NEWPORT – As cars and trucks sped past Hillside Avenue, about 25 residents and officials sat outside the James L. Maher Center on Thursday afternoon and listened to city engineers and consultants explain the improvements proposed for the calming of traffic on the roadway.
The biggest change would be a narrowing of traffic lanes and the addition of bike lanes on either side of Hillside Avenue.
“Lane narrowing is a proven method of reducing speed,” said Frank Marinaccio, engineer for Lincoln’s BETA group, city consultants who worked with William Riccio Jr., city utility manager and also an engineer. .
Paul Bannon, engineer and director of the BETA group, also participated in the discussion.
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Hillside Avenue is a main road for children attending Pell Elementary School, which is located on Dexter Street which runs along Hillside Avenue.
To pay for the improvements, the city requested federal Safe Routes to School funding administered by the Rhode Island Department of Transportation. The city plans to submit the final design and construction documents to the state by September, which will review and approve them by October or November, Riccio said.
“We hope that the contract will be launched soon after and that it will be signed by the end of the year,” he said.
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“Speed bumps” would be installed on Hillside Avenue at the marked crosswalks of Dexter Street, Kennedy Street and Sunset Boulevard. These “fat ones” are a little different from traditional speed bumps in that they are wider, tilt up and down, and are rubberized raised platforms of varying heights.
If they don’t perform well, they can be picked up and possibly placed in another location, Riccio said. If they are successful in reducing the speed of traffic, they could be made permanent with asphalt elevations, he said.
Jennifer Jackson, a resident of Dudley Street which runs along Hillside Avenue, said she would eventually like to see elevated crosswalks in these places, such as on Dexter Street in front of the school.
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Digital speed feedback signs telling drivers how fast they are going and alerting them to the 25 mph speed limit would be installed at the intersections of Hillside Avenue with Dexter Street and Beacon Street. There would also be new speed limit signs along Hillside Avenue.
A key goal of the project is to slow down traffic on Hillside and make it safer for pedestrians, cyclists and drivers. Residents said many drivers used the avenue as a crossing and moved at high speeds.
Hillside Avenue Study Finds Higher Speed Rates
BETA engineers conducted a traffic study with electronic equipment measuring speeds, and found that over 85% of drivers were driving at speeds between 28 and 32 mph, which is above the displayed 25 mph. , but not significantly. They believe the proposed recommendations will reduce these speeds.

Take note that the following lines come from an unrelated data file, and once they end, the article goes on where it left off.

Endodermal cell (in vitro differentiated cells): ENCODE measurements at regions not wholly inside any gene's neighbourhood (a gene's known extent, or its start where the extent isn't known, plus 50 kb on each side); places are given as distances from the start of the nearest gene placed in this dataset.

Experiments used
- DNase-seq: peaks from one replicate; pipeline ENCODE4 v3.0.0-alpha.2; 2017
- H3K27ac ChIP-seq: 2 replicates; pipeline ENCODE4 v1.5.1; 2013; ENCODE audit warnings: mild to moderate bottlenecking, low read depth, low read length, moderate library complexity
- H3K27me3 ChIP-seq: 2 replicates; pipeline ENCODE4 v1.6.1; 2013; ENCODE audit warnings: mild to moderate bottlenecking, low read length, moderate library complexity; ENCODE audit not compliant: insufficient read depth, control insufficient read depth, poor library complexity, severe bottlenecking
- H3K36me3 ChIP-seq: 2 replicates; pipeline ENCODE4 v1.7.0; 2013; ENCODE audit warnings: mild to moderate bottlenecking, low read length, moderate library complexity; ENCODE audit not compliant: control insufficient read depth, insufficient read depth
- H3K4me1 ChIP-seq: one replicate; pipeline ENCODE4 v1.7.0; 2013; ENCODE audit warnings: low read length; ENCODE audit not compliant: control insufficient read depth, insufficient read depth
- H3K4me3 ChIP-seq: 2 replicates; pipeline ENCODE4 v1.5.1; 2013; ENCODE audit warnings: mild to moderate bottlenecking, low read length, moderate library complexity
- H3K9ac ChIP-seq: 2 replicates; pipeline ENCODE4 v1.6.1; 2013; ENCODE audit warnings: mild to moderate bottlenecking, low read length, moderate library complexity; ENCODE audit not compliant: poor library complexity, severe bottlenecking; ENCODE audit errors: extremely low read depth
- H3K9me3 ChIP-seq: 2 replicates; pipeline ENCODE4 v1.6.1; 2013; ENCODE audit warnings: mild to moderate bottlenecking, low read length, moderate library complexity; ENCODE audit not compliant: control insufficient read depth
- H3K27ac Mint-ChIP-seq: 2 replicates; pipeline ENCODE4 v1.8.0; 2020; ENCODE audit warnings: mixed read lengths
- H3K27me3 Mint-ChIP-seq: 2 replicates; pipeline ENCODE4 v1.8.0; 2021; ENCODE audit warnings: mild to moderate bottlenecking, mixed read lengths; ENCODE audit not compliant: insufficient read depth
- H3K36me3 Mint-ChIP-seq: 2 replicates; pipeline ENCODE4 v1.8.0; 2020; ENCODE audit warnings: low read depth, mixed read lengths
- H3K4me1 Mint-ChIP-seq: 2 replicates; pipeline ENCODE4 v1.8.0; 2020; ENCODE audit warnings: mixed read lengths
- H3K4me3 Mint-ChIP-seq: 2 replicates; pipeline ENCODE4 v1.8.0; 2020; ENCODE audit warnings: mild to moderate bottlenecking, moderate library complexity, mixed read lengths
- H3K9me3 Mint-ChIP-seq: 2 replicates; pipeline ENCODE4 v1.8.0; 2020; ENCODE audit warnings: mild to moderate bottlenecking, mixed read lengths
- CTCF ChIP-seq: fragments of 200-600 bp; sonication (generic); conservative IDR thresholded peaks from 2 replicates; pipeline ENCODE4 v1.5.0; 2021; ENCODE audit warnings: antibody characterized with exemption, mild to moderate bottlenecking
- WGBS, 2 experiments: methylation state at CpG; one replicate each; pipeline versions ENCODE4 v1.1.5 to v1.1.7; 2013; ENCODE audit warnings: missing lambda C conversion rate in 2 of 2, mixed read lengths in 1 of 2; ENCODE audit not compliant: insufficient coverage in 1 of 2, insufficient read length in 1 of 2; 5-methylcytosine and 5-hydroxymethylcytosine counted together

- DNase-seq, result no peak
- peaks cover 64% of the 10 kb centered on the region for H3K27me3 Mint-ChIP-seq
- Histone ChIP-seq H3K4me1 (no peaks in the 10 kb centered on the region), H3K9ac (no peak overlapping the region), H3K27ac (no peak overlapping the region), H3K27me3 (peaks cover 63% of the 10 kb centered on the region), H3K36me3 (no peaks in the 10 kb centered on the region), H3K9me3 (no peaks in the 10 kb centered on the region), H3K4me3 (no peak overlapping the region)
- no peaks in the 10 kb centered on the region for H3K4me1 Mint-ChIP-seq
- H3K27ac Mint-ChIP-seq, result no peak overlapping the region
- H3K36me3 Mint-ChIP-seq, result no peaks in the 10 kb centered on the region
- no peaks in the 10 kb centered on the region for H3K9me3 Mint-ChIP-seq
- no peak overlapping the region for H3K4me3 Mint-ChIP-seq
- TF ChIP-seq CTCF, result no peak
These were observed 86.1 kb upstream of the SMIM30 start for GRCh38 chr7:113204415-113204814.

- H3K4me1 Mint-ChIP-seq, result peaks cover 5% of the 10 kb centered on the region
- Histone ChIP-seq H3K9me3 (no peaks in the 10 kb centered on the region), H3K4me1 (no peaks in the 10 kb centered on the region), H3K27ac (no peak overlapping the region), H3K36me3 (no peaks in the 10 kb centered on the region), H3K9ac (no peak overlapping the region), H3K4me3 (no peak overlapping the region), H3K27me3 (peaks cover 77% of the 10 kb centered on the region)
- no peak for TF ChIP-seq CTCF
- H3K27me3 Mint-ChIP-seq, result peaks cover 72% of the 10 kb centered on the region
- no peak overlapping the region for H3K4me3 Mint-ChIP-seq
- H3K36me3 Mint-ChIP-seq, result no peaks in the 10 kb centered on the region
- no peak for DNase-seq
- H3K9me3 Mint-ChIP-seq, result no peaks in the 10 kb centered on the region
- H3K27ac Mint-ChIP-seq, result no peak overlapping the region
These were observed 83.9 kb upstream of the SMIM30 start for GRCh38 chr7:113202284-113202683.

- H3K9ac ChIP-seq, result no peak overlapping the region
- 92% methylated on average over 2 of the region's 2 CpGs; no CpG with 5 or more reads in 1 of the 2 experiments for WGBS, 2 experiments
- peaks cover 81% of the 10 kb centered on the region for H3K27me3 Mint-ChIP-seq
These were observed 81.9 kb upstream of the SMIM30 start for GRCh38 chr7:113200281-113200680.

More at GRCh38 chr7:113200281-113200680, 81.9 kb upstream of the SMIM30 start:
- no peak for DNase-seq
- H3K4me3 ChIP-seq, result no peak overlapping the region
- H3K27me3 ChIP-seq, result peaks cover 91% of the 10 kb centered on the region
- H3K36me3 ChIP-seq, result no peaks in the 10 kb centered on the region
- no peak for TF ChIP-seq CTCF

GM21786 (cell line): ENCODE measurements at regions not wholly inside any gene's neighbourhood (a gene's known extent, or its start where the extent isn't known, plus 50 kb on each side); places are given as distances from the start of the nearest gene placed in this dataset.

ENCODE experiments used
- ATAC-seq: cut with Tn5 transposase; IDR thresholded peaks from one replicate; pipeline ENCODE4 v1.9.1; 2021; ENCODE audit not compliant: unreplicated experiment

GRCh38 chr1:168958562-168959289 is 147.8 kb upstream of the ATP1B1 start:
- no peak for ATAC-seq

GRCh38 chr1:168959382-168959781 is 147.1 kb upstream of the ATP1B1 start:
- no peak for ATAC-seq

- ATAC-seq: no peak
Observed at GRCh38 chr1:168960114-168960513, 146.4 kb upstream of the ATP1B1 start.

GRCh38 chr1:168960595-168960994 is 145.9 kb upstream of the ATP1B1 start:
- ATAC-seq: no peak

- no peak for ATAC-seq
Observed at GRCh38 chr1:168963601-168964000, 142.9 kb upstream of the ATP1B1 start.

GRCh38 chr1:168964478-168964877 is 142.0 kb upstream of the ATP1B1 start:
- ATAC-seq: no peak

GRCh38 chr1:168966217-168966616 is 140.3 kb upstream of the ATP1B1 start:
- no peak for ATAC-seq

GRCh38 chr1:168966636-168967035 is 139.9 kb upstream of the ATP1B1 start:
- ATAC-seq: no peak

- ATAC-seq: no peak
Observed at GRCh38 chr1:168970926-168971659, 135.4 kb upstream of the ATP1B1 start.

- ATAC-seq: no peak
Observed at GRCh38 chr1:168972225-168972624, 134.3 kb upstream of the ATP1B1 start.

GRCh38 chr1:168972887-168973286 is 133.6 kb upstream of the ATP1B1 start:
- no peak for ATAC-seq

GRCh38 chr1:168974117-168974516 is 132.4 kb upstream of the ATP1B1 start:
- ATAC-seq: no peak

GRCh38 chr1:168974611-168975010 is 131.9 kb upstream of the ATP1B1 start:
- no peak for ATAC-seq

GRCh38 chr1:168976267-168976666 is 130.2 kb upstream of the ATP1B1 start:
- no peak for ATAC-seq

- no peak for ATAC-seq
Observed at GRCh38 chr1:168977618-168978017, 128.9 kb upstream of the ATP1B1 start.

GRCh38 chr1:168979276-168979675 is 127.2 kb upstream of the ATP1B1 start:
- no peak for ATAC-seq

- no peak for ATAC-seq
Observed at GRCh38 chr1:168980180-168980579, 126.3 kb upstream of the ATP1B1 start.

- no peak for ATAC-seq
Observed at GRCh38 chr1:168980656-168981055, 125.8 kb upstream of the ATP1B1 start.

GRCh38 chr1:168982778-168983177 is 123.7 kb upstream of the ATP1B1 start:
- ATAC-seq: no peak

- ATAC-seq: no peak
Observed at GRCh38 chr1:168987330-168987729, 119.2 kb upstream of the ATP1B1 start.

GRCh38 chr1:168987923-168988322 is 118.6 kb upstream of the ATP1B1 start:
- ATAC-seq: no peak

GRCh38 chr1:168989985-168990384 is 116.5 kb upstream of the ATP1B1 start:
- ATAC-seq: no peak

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In the marked crosswalks on Dexter Street, Kennedy Street and Sunset Boulevard, there would be vertical crosswalk signs as seen in other crosswalks in the city, such as on Broadway.
The project would also install a new sidewalk on the west side of Hillside Avenue, near the Maher Center, where there is a gap in the continuity of the sidewalk.
Residents like Jackson and Phyllis Mulligan, who live on Hillside Avenue, said they would rather see a dedicated bike path separated from the roadway on one side of Hillside Avenue rather than narrow 5-foot-wide bike paths on either side. .
Frank Landry, another Hillside Avenue resident, also criticized the proposed marked bike paths. “Several cyclists go to the hospital,” he said.
“The most complete street we have in the city”
Riccio said building a cycle path separate from the road would require major design changes that are beyond the scope of the current project. Because the city’s streets are so narrow that they don’t even have bicycle lanes, Riccio said. The only bike paths in the city so far are on public roads like Memorial Boulevard.
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“It will be the first street in the city with cycle lanes,” he said. “If Mayor (Michael) Bloomberg could do it in New York, why couldn’t we do it in Newport? It will be the most complete street we have in town when we’re done. “
Complete Streets is a transport policy that aims at safe street design for people of all ages and abilities, whether they travel as drivers, pedestrians, cyclists or users of public transport.
“For the students, having bike paths and sidewalks on both sides of the street will be an advantage,” said Louisa Boatwright, school committee member.
City Councilor Angela McCalla, who represents Ward 1 in the North End, asked residents to give the proposed changes a chance. She said additional measures could be taken if they are not effective enough.
“It’s a good step in the right direction,” she said. “Just having a dedicated space for bikes will be safer.”